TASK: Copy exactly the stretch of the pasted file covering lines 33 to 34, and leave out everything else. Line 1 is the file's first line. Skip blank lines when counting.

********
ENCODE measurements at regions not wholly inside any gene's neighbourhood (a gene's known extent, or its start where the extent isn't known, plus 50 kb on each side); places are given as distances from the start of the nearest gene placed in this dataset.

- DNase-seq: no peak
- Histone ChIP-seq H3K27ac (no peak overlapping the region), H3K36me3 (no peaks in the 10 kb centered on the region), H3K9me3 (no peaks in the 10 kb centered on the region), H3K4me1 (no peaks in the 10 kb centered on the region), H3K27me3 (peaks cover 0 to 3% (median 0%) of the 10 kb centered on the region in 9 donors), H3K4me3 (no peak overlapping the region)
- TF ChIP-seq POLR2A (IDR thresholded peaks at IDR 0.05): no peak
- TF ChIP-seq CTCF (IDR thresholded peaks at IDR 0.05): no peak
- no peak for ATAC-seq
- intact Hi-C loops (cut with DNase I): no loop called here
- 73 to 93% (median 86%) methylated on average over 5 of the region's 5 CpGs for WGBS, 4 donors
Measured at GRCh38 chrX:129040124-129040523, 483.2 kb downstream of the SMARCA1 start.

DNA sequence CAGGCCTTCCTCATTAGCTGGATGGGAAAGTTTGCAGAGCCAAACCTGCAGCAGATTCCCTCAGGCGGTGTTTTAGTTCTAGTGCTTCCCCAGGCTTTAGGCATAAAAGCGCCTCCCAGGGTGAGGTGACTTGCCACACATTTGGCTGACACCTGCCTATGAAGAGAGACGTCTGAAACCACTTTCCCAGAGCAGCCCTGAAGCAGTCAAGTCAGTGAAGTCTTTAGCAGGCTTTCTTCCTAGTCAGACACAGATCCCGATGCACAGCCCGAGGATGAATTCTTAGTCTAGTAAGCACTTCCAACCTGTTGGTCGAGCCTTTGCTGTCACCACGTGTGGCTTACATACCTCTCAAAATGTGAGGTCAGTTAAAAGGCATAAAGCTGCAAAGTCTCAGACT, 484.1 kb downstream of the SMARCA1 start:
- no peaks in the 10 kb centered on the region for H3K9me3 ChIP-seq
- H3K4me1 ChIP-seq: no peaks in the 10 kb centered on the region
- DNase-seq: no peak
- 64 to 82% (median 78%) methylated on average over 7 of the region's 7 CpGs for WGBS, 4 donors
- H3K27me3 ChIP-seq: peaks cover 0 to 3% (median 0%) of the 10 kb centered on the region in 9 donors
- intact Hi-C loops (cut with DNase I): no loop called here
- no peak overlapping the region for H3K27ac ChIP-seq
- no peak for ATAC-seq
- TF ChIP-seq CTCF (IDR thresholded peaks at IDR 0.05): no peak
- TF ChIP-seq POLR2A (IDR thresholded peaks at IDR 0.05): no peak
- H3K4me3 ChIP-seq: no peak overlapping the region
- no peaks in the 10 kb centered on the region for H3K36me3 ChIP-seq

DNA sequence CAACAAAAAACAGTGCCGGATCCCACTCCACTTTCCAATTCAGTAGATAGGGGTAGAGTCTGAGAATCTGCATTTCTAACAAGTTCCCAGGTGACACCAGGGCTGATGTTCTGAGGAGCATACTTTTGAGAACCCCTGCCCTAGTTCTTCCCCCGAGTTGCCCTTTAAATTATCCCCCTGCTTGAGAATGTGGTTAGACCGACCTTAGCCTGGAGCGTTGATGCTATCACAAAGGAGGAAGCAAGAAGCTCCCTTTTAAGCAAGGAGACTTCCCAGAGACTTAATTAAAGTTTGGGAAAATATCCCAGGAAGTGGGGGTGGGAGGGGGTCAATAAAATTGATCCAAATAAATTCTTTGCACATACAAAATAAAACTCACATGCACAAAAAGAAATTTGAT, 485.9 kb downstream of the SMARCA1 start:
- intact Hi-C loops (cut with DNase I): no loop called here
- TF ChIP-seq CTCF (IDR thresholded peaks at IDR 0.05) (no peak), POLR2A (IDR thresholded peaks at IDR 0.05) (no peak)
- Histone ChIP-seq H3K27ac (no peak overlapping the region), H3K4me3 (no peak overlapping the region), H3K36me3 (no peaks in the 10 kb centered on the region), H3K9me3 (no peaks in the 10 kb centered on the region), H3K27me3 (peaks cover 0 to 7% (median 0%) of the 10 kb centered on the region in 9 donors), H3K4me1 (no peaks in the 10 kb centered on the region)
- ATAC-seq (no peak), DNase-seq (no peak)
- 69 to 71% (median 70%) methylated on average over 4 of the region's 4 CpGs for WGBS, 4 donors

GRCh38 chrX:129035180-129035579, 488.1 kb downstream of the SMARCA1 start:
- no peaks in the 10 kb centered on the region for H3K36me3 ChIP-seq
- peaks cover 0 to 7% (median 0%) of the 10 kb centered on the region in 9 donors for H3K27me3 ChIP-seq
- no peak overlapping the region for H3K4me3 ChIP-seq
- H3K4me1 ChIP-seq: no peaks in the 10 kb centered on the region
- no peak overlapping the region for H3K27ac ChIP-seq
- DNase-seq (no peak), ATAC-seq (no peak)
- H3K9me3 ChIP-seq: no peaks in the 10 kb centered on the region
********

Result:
- H3K4me1 ChIP-seq: no peaks in the 10 kb centered on the region
- no peak overlapping the region for H3K27ac ChIP-seq